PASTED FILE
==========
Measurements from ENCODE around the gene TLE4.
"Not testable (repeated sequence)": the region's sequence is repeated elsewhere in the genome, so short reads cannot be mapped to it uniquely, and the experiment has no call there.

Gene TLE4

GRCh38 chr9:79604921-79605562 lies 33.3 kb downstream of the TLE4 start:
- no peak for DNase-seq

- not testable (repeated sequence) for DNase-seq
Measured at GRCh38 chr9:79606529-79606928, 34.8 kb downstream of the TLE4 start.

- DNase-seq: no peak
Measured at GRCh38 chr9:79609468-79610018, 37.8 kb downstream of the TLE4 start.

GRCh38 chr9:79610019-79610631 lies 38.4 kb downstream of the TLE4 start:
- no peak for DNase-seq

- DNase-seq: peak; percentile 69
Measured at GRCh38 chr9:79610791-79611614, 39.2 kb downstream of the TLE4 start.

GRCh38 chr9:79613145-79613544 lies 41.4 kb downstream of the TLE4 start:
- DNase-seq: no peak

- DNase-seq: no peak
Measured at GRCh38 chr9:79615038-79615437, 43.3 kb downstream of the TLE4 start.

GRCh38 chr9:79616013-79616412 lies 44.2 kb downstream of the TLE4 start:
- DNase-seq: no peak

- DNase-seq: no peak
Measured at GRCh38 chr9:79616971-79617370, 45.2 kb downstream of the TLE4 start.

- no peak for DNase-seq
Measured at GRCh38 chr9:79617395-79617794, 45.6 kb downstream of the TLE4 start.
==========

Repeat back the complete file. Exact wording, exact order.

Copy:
Measurements from ENCODE around the gene TLE4.
"Not testable (repeated sequence)": the region's sequence is repeated elsewhere in the genome, so short reads cannot be mapped to it uniquely, and the experiment has no call there.

Gene TLE4

GRCh38 chr9:79604921-79605562 lies 33.3 kb downstream of the TLE4 start:
- no peak for DNase-seq

- not testable (repeated sequence) for DNase-seq
Measured at GRCh38 chr9:79606529-79606928, 34.8 kb downstream of the TLE4 start.

- DNase-seq: no peak
Measured at GRCh38 chr9:79609468-79610018, 37.8 kb downstream of the TLE4 start.

GRCh38 chr9:79610019-79610631 lies 38.4 kb downstream of the TLE4 start:
- no peak for DNase-seq

- DNase-seq: peak; percentile 69
Measured at GRCh38 chr9:79610791-79611614, 39.2 kb downstream of the TLE4 start.

GRCh38 chr9:79613145-79613544 lies 41.4 kb downstream of the TLE4 start:
- DNase-seq: no peak

- DNase-seq: no peak
Measured at GRCh38 chr9:79615038-79615437, 43.3 kb downstream of the TLE4 start.

GRCh38 chr9:79616013-79616412 lies 44.2 kb downstream of the TLE4 start:
- DNase-seq: no peak

- DNase-seq: no peak
Measured at GRCh38 chr9:79616971-79617370, 45.2 kb downstream of the TLE4 start.

- no peak for DNase-seq
Measured at GRCh38 chr9:79617395-79617794, 45.6 kb downstream of the TLE4 start.